Throughout the novel, the characters appeal to something that can work as their personal myth, but rarely ascend/descend to organized religion. Curiously the only survivor of the second world war is M/me. Twyborn's mother, who spends all of her time in church or reading a prayerbook. She doesn't know her son has died, but she sits, enjoying the birdsong as a bulbul "cocked his head at her, shook his little velvet jester's cap, and raised his beak towards the sun."

So, in sum: great prose, great thoughts, no silly existentialism. One of the best novels I've read this year, but certainly not for everyone. ( )
1 stem stillatim | Oct 23, 2020 |
My second favorite of White's books (first is the extraoridinary _Riders in the Chariot_), this is a wonderful story about identity and is an attack on social convention. ( )
  dbsovereign | Jan 26, 2016 |
This book is worth reading simply because the central character is a person worth knowing. Eddie Twyborn was assigned “male” at birth but lived much of life as a woman. To the extent we come to know Eddie/Eudoxia/Eadith, we come to understand the complicated relationship between psyche and body in this individual who is at times care-free, careful, diffident, sensitive and solitary. While the book never focuses solely on the conflict of E’s internal feelings and external expression of gender, it is central to the story. It is a conflict of which only E (and eventually the reader) is aware. It is sometimes the driving force in decisions E makes and sometimes a secondary concern, but the incongruent gender expression is never entirely absent.

I appreciated that White never presented E as an object of contempt or pity. We see a person who is stuck in a life of compromise. E’s story contains no moments of wallowing in angst but there is also never a moment of unadulterated joy. The times of deepest contentment seem to be when the character is alone, working or recreating in the Australian outback. While not lacking for friends, the reader comes to see that however E chooses to live, as either male or female, s/he is never truly known to others. By the end of the book, I was yearning for E to find an intimate, to encounter that person who can be entrusted with her full sense of herself, with her past and her hopes for the future.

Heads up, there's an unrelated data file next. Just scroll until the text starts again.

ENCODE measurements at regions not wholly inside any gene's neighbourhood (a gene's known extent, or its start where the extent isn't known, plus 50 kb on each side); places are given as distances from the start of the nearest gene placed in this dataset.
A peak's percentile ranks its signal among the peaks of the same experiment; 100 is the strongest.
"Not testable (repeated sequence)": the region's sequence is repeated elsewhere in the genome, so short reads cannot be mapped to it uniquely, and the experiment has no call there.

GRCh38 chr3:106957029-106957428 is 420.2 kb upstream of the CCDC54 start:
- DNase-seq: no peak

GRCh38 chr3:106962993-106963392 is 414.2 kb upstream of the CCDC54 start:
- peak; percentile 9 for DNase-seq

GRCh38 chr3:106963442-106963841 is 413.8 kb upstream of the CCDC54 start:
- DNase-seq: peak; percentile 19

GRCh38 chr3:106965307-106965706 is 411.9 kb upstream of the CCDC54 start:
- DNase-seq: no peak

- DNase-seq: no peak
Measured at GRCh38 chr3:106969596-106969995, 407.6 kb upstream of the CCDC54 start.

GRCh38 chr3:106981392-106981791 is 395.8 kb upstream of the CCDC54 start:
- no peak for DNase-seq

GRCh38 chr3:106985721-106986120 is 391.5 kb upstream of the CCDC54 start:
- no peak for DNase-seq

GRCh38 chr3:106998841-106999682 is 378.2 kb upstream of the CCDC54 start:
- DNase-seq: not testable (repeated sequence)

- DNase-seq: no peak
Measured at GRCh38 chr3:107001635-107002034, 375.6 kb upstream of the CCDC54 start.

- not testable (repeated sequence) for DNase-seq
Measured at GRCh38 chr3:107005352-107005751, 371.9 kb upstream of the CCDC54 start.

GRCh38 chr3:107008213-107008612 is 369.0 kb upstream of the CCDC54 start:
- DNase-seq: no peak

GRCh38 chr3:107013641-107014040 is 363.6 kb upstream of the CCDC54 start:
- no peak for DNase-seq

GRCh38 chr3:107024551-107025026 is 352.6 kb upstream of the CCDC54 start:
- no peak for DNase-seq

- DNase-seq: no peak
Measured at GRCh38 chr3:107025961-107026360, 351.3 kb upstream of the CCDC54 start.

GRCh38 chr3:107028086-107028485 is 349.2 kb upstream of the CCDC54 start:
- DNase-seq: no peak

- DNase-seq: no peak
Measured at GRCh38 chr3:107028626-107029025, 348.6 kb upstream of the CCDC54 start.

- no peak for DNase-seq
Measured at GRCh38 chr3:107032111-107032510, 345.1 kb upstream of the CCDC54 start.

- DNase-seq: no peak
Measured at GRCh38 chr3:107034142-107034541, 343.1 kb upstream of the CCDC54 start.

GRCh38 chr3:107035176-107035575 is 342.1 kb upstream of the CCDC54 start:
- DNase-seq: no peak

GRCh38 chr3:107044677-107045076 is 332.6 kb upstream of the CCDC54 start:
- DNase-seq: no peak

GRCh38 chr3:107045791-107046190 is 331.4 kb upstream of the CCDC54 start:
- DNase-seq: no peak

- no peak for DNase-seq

Instead of the writing transporting me into the story and the time and place of the telling, I felt instead that it was a barrier. The words seemed too laboriously chosen, too thoughtful. I could feel the author straining for the sentence, for the scene. Patrick White wanted to carry the reader away as much as I wanted to be transported. But I was always conscious of the author’s efforts to do so and in the end felt the burden and strain of the writing. I was intrigued by the construct of the book, however. The first part was told from a variety of points of view, most from what turned out to be minor characters, but this approach gave the reader an excellent idea of who E was to others. The second part of the book was entirely from E’s point of view, no shifts in the narrative. The third part of the book was still from E’s point of view, but in a more detached way. We weren’t close in like we were in the second part. We also didn’t see E from any external point of view and this, I think, contributed to the understanding of E’s isolation. Really rather a brilliant approach by Patrick White, but the strained writing made enough of an impression that I ended up with only a middling reading experience.
( )
1 stem California_Tim | Mar 31, 2013 |
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Eddie Twyborn is bisexual and beautiful, the son of a Judge and a drunken mother. With his androgynous hero - Eudoxia/Eddie/Eadith Twyborn - and through his search for identity, for self-affirmation and love in its many forms, Patrick White takes us into the ambiguous landscapes, sexual, psychological and spiritual, of the human condition.